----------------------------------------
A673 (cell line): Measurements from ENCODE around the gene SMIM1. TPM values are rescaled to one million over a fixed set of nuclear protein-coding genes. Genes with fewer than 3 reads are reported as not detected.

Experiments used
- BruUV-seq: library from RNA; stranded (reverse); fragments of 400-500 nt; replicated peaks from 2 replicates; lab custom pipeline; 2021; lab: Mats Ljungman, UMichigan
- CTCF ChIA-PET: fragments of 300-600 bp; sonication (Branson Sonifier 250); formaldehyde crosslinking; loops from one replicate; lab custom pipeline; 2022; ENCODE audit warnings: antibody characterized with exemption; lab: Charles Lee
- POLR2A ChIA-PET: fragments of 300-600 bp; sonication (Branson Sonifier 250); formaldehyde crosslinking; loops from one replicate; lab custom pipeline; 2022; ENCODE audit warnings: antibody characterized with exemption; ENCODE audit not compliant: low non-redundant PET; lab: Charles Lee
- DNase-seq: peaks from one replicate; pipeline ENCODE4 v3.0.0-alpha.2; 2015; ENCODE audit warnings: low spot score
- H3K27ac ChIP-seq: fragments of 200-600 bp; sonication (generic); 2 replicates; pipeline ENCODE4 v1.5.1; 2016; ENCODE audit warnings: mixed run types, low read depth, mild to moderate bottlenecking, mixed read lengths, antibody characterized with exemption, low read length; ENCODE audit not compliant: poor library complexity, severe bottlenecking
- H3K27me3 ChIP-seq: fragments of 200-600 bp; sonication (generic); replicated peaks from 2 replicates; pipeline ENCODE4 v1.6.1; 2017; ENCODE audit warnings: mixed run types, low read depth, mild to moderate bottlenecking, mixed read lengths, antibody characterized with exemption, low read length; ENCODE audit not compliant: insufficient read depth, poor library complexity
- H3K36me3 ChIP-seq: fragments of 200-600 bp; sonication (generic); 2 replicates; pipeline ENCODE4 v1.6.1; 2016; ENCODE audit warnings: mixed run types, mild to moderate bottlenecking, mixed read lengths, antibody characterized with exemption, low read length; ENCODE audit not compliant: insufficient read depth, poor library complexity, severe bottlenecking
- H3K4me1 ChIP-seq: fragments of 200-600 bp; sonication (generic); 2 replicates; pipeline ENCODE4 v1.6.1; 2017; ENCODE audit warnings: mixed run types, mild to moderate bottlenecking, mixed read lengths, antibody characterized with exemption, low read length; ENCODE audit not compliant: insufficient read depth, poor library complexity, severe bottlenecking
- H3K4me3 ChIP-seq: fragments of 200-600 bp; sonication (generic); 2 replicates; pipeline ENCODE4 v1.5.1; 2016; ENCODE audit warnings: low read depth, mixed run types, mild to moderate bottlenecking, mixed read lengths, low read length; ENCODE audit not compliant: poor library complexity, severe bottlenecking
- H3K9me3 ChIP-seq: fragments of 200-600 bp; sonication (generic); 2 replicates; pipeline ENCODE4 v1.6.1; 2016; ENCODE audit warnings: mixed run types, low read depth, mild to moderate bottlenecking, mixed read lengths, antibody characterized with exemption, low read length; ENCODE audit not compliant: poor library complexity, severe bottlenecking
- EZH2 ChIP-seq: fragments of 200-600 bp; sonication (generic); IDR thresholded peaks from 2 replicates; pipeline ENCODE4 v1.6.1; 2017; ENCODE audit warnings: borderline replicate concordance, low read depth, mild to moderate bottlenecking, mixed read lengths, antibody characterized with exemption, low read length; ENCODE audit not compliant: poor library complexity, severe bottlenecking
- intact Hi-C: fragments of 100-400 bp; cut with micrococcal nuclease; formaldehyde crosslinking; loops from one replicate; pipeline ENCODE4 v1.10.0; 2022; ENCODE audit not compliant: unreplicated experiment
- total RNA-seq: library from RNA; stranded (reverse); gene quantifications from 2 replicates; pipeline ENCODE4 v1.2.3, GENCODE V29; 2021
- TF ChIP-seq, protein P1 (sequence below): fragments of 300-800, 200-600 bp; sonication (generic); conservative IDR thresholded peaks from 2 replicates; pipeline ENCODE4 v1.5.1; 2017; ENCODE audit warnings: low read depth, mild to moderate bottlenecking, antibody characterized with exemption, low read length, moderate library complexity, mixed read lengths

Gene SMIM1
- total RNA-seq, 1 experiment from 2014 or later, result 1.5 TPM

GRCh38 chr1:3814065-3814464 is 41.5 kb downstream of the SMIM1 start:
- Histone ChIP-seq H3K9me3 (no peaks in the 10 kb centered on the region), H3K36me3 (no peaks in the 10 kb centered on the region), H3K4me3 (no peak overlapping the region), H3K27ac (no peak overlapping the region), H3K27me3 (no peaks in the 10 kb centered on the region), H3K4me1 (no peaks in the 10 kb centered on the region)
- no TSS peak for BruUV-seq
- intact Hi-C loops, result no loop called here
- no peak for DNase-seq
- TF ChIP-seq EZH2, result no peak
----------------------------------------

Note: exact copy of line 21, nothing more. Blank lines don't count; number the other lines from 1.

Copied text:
- no TSS peak for BruUV-seq